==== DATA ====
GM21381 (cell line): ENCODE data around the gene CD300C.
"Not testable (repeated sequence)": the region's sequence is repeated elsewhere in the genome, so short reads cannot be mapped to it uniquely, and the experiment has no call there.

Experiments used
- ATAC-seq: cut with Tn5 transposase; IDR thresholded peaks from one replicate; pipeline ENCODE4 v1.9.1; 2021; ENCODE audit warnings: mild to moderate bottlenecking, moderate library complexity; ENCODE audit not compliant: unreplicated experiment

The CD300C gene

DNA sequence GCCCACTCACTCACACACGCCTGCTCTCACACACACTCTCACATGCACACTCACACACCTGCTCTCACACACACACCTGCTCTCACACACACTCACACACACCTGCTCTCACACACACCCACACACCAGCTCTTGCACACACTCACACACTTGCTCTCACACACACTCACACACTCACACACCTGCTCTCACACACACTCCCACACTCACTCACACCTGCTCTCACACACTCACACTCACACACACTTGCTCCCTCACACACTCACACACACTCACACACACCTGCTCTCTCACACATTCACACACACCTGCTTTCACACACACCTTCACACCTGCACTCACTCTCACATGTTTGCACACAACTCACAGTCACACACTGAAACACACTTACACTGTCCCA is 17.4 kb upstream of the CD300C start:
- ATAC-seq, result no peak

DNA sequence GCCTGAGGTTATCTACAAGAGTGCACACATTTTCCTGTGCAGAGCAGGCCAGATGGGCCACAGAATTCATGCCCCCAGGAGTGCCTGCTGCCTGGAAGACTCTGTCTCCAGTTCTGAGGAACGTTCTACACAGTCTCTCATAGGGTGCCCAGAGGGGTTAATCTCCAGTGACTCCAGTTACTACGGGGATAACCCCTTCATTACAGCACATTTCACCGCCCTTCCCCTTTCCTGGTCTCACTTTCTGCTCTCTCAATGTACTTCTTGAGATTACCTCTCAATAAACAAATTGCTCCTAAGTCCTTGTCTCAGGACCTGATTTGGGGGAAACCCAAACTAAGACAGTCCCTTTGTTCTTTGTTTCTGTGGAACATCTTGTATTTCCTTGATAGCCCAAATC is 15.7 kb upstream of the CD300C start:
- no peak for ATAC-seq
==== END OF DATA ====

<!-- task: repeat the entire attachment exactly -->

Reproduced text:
GM21381 (cell line): ENCODE data around the gene CD300C.
"Not testable (repeated sequence)": the region's sequence is repeated elsewhere in the genome, so short reads cannot be mapped to it uniquely, and the experiment has no call there.

Experiments used
- ATAC-seq: cut with Tn5 transposase; IDR thresholded peaks from one replicate; pipeline ENCODE4 v1.9.1; 2021; ENCODE audit warnings: mild to moderate bottlenecking, moderate library complexity; ENCODE audit not compliant: unreplicated experiment

The CD300C gene

DNA sequence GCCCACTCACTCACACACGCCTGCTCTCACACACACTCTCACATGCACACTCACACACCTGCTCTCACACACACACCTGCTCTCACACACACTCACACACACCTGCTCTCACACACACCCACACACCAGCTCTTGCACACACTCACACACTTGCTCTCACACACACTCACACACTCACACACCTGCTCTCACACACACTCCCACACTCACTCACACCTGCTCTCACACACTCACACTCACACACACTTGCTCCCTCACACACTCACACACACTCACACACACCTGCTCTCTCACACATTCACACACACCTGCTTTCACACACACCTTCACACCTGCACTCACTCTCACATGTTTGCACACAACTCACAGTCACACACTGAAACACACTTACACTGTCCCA is 17.4 kb upstream of the CD300C start:
- ATAC-seq, result no peak

DNA sequence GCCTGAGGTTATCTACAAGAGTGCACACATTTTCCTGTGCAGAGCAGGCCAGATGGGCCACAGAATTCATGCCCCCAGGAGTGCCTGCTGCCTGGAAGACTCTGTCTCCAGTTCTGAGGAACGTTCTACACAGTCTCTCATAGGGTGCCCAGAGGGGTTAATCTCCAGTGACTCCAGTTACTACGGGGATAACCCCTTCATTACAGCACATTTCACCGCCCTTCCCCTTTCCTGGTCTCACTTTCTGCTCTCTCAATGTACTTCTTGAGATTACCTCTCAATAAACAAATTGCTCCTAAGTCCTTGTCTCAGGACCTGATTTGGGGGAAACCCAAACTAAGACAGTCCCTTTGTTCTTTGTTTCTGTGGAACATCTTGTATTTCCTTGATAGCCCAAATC is 15.7 kb upstream of the CD300C start:
- no peak for ATAC-seq